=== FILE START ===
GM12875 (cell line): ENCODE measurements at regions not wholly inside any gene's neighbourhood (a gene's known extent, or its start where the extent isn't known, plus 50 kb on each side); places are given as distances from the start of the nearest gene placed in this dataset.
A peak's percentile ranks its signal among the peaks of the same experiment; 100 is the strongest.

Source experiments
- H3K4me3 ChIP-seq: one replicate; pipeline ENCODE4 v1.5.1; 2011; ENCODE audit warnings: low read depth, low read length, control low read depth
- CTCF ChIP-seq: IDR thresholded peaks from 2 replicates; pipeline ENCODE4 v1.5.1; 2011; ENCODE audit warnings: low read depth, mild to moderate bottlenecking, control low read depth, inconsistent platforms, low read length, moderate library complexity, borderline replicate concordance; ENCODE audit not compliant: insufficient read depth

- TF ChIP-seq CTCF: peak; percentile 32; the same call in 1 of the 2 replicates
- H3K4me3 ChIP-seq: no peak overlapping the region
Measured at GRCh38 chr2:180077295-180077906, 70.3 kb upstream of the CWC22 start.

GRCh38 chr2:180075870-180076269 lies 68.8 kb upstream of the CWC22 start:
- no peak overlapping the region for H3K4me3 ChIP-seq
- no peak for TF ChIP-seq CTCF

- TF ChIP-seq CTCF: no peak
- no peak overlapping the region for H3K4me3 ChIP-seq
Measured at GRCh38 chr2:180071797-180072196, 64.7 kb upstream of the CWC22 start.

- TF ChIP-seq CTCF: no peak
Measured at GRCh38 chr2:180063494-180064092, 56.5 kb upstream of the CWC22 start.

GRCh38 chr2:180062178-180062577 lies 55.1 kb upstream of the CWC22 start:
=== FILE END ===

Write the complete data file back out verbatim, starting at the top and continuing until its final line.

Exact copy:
GM12875 (cell line): ENCODE measurements at regions not wholly inside any gene's neighbourhood (a gene's known extent, or its start where the extent isn't known, plus 50 kb on each side); places are given as distances from the start of the nearest gene placed in this dataset.
A peak's percentile ranks its signal among the peaks of the same experiment; 100 is the strongest.

Source experiments
- H3K4me3 ChIP-seq: one replicate; pipeline ENCODE4 v1.5.1; 2011; ENCODE audit warnings: low read depth, low read length, control low read depth
- CTCF ChIP-seq: IDR thresholded peaks from 2 replicates; pipeline ENCODE4 v1.5.1; 2011; ENCODE audit warnings: low read depth, mild to moderate bottlenecking, control low read depth, inconsistent platforms, low read length, moderate library complexity, borderline replicate concordance; ENCODE audit not compliant: insufficient read depth

- TF ChIP-seq CTCF: peak; percentile 32; the same call in 1 of the 2 replicates
- H3K4me3 ChIP-seq: no peak overlapping the region
Measured at GRCh38 chr2:180077295-180077906, 70.3 kb upstream of the CWC22 start.

GRCh38 chr2:180075870-180076269 lies 68.8 kb upstream of the CWC22 start:
- no peak overlapping the region for H3K4me3 ChIP-seq
- no peak for TF ChIP-seq CTCF

- TF ChIP-seq CTCF: no peak
- no peak overlapping the region for H3K4me3 ChIP-seq
Measured at GRCh38 chr2:180071797-180072196, 64.7 kb upstream of the CWC22 start.

- TF ChIP-seq CTCF: no peak
Measured at GRCh38 chr2:180063494-180064092, 56.5 kb upstream of the CWC22 start.

GRCh38 chr2:180062178-180062577 lies 55.1 kb upstream of the CWC22 start: